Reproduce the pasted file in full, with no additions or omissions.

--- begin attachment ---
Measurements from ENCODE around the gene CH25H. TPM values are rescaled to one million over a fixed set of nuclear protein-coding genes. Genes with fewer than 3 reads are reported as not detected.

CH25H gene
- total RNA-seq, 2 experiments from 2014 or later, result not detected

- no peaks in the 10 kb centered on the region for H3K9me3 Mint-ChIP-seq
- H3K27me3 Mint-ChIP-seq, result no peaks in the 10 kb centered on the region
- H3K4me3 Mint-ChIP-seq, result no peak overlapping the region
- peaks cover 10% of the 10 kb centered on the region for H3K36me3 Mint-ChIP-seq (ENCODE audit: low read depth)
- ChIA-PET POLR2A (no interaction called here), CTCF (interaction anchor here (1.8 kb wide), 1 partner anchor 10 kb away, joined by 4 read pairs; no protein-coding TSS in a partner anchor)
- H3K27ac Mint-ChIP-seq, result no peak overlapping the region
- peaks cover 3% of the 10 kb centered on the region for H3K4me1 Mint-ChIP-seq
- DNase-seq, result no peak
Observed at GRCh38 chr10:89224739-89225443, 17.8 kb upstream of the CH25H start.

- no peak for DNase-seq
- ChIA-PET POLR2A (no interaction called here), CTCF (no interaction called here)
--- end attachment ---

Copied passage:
Measurements from ENCODE around the gene CH25H. TPM values are rescaled to one million over a fixed set of nuclear protein-coding genes. Genes with fewer than 3 reads are reported as not detected.

CH25H gene
- total RNA-seq, 2 experiments from 2014 or later, result not detected

- no peaks in the 10 kb centered on the region for H3K9me3 Mint-ChIP-seq
- H3K27me3 Mint-ChIP-seq, result no peaks in the 10 kb centered on the region
- H3K4me3 Mint-ChIP-seq, result no peak overlapping the region
- peaks cover 10% of the 10 kb centered on the region for H3K36me3 Mint-ChIP-seq (ENCODE audit: low read depth)
- ChIA-PET POLR2A (no interaction called here), CTCF (interaction anchor here (1.8 kb wide), 1 partner anchor 10 kb away, joined by 4 read pairs; no protein-coding TSS in a partner anchor)
- H3K27ac Mint-ChIP-seq, result no peak overlapping the region
- peaks cover 3% of the 10 kb centered on the region for H3K4me1 Mint-ChIP-seq
- DNase-seq, result no peak
Observed at GRCh38 chr10:89224739-89225443, 17.8 kb upstream of the CH25H start.

- no peak for DNase-seq
- ChIA-PET POLR2A (no interaction called here), CTCF (no interaction called here)